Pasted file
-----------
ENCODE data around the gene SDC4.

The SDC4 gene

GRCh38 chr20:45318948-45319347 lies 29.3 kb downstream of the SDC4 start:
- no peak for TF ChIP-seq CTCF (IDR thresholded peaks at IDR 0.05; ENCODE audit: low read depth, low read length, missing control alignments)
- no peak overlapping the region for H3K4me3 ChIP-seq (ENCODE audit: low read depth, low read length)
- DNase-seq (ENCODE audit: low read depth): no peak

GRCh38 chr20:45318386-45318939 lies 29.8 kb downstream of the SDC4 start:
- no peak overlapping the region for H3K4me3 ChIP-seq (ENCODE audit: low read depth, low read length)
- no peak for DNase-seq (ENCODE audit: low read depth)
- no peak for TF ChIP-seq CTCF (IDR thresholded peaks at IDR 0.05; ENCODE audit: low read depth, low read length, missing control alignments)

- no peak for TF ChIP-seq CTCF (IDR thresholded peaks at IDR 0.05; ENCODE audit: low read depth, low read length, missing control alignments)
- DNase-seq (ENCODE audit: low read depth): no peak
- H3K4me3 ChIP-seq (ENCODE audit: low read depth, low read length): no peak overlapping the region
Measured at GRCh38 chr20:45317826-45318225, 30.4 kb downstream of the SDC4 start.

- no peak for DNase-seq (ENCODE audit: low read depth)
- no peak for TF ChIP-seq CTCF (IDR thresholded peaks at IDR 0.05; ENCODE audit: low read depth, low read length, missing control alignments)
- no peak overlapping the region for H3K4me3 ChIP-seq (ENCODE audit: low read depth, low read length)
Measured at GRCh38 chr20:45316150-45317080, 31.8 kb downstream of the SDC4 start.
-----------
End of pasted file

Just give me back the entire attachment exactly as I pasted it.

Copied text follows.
ENCODE data around the gene SDC4.

The SDC4 gene

GRCh38 chr20:45318948-45319347 lies 29.3 kb downstream of the SDC4 start:
- no peak for TF ChIP-seq CTCF (IDR thresholded peaks at IDR 0.05; ENCODE audit: low read depth, low read length, missing control alignments)
- no peak overlapping the region for H3K4me3 ChIP-seq (ENCODE audit: low read depth, low read length)
- DNase-seq (ENCODE audit: low read depth): no peak

GRCh38 chr20:45318386-45318939 lies 29.8 kb downstream of the SDC4 start:
- no peak overlapping the region for H3K4me3 ChIP-seq (ENCODE audit: low read depth, low read length)
- no peak for DNase-seq (ENCODE audit: low read depth)
- no peak for TF ChIP-seq CTCF (IDR thresholded peaks at IDR 0.05; ENCODE audit: low read depth, low read length, missing control alignments)

- no peak for TF ChIP-seq CTCF (IDR thresholded peaks at IDR 0.05; ENCODE audit: low read depth, low read length, missing control alignments)
- DNase-seq (ENCODE audit: low read depth): no peak
- H3K4me3 ChIP-seq (ENCODE audit: low read depth, low read length): no peak overlapping the region
Measured at GRCh38 chr20:45317826-45318225, 30.4 kb downstream of the SDC4 start.

- no peak for DNase-seq (ENCODE audit: low read depth)
- no peak for TF ChIP-seq CTCF (IDR thresholded peaks at IDR 0.05; ENCODE audit: low read depth, low read length, missing control alignments)
- no peak overlapping the region for H3K4me3 ChIP-seq (ENCODE audit: low read depth, low read length)
Measured at GRCh38 chr20:45316150-45317080, 31.8 kb downstream of the SDC4 start.